Jersey Royals are not the only good spuds; look for those grown in Cornwall and Lincolnshire, and use them in salads, with plenty of herbs, especially the pungent garlic chives.
As the chance of frost lessens, it is worth investing in a few pots of herbs for the balcony or windowsill. Stock up on the essentials such as basil, chives and tarragon, and start experimenting with some more unusual flavours. Try growing lovage with its yeasty celery taste, summer savory, which is the classic herb for broad beans, and sweet cicely, with its delicate, anise-flavoured leaves is perfect in summer drinks and fruit salads.
Meat, Poultry and Game;
Our local butcher (Wyndham House Butchers)
Rippon Cheese Stores, 26 Upper Tachbrook Street, SW1 (020 7931 0628 😉
For anyone who appreciates perfectly matured, well-kept cheese of every decent variety, Philip and Karen Rippon’s shop is a treat and when they found out about our local butchers, they immediately tried to fill the gap by arranging to supply excellent free range and organic meat from William Rose a high quality butcher who will also deliver to your door. We bought some Salt Marsh Lamb chops and they were simply superb. I will add to my blog an article on Rippon Cheese and William Rose later this week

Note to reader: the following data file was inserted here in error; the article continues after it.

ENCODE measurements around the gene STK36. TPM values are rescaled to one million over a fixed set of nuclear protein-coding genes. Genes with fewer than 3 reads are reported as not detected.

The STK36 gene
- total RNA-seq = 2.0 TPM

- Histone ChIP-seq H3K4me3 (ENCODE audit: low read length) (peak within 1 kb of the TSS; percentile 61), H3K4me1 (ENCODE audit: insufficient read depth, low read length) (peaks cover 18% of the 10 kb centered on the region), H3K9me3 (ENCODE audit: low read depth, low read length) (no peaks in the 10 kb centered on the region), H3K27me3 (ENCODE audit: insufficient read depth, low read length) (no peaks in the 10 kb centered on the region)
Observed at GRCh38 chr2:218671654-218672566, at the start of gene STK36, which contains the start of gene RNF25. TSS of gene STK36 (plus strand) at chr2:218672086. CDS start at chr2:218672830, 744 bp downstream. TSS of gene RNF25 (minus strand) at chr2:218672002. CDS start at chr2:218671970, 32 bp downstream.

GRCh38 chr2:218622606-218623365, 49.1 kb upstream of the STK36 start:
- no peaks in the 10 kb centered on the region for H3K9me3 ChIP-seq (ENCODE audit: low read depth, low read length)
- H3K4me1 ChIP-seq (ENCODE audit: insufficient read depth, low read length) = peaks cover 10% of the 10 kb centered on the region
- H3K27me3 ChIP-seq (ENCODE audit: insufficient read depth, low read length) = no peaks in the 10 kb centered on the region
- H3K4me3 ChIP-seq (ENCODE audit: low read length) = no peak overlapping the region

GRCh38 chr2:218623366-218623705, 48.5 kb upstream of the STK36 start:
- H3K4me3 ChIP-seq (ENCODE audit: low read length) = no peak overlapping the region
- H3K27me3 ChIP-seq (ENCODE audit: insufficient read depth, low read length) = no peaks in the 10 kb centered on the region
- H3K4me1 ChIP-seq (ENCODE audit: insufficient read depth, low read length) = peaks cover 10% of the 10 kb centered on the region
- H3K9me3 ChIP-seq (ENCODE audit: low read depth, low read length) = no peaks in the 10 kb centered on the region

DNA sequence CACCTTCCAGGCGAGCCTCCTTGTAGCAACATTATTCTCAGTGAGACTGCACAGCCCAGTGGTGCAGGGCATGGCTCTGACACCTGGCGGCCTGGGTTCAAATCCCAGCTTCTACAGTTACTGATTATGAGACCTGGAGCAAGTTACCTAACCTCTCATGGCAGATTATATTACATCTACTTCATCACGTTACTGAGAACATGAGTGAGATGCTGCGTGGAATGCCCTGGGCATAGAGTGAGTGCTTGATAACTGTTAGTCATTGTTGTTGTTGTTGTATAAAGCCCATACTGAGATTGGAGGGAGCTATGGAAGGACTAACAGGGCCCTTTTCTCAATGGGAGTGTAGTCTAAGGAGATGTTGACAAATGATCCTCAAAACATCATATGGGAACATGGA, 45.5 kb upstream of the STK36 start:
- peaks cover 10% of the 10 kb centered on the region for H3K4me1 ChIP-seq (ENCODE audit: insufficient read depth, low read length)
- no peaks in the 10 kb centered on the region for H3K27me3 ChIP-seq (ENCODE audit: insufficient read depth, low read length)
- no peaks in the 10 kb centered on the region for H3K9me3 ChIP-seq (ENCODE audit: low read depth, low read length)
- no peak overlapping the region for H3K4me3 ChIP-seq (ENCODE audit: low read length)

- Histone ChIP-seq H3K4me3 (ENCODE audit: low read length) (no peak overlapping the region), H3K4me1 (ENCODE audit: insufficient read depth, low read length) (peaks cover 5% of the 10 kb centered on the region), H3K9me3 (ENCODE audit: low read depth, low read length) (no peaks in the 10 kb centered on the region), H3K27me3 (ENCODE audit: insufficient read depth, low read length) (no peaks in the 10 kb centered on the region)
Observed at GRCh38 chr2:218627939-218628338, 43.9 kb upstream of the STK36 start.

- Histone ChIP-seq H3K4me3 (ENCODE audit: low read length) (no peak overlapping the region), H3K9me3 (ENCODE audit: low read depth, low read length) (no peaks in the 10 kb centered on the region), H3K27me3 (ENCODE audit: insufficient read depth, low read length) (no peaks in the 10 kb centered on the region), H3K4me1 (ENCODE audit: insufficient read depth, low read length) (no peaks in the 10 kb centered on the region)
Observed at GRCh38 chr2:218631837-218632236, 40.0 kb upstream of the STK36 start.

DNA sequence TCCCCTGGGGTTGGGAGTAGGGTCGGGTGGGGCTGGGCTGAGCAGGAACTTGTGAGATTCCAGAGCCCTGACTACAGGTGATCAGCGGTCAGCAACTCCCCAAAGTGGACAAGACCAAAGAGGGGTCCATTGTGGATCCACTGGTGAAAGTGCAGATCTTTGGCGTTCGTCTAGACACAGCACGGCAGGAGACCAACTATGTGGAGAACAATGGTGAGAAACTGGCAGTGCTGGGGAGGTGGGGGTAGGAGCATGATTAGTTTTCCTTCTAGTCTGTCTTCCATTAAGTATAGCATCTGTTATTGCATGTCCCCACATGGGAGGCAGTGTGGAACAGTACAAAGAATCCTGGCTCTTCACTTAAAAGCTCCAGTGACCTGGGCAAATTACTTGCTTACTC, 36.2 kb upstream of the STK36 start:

In general at all good butchers Beef, Chicken, Spring Lamb, Pork, Rabbit, Veal, and Wood Pigeon are all in good supply
Fish and Shellfish;
The local fishmonger (Jonathan Norris, Fishmonger of Pimlico)
Has been getting in Line Caught Mackerel (See My Recipe Below), Live Cornish Crab, Dressed Cornish Crab, Cornish Crab Claws, Live Cornish Lobsters. Also, from Cornwall and the South West Coast, he has Pollack, Large Skate Wings, Cornish Chins, Cuttlefish, and Red Mullet and from the South Coast, he had in some Wild Black Bream.
His display of fish was a vision and you could see Razor Clams, Scallops, Monk Fish, John Dory (one of my favourites), Megrim Sole, Sea Trout, Brill, Hake, Gurnards (Cornish), Langoustine’s from Scotland and Wild Scottish Halibut.